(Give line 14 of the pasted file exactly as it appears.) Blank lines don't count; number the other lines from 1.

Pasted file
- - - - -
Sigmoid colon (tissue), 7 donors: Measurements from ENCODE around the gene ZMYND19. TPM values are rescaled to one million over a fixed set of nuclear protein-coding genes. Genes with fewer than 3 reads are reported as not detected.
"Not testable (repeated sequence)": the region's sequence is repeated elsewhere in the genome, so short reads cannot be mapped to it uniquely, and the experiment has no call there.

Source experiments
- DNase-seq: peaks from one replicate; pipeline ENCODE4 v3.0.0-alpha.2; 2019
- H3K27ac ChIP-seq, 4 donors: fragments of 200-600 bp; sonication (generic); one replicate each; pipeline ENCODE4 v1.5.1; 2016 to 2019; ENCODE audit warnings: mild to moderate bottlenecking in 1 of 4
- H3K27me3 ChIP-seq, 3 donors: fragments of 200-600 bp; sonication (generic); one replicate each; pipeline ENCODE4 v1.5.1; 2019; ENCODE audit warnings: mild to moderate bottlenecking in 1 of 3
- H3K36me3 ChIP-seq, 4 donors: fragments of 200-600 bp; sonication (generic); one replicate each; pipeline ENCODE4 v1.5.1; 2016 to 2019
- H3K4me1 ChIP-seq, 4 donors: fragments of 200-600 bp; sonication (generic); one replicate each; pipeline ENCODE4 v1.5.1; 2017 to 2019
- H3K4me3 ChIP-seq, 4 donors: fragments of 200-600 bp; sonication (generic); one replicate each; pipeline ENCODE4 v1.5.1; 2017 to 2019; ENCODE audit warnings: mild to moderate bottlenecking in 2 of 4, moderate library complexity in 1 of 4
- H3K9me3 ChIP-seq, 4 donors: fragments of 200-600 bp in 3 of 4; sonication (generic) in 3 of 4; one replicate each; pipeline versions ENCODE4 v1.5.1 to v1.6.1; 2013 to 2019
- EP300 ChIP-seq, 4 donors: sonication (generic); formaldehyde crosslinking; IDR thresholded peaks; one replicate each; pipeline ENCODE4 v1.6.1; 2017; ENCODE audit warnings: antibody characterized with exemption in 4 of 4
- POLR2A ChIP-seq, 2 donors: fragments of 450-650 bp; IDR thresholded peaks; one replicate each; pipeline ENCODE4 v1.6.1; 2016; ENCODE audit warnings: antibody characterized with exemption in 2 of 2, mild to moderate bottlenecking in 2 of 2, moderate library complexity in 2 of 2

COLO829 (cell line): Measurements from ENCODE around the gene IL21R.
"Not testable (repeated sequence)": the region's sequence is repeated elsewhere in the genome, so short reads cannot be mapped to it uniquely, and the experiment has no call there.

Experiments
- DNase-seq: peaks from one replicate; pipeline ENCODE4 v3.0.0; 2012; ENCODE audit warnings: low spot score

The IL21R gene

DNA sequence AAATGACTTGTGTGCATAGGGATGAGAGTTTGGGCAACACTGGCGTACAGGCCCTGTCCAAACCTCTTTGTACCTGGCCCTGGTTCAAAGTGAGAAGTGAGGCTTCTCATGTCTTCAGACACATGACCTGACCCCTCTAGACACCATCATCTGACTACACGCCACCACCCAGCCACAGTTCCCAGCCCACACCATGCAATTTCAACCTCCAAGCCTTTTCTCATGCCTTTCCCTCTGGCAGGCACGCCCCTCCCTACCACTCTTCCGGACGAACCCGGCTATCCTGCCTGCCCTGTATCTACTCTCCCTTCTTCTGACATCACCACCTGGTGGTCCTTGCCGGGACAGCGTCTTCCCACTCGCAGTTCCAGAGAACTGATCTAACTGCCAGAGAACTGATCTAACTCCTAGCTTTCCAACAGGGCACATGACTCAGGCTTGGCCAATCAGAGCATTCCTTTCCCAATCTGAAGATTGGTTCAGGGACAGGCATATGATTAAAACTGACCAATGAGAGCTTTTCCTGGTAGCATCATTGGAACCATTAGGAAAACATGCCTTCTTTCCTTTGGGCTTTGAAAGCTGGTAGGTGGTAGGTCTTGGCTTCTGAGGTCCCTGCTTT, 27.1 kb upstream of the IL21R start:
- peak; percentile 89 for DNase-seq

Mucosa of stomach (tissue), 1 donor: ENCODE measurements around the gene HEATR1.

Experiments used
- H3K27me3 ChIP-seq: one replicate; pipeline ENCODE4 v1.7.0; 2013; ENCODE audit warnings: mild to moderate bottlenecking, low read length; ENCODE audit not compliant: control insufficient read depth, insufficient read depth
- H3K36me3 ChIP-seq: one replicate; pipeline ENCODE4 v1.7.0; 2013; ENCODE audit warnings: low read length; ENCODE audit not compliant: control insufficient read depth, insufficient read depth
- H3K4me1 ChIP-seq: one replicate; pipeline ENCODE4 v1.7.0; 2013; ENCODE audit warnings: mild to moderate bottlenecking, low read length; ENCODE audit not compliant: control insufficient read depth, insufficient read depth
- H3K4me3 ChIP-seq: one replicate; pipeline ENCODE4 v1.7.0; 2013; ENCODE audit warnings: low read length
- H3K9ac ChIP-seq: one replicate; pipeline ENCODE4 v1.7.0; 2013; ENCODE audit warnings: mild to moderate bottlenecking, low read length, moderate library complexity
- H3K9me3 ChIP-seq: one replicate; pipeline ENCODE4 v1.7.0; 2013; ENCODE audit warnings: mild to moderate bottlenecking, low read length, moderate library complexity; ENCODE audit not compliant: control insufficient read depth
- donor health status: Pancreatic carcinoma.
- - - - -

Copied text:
"Not testable (repeated sequence)": the region's sequence is repeated elsewhere in the genome, so short reads cannot be mapped to it uniquely, and the experiment has no call there.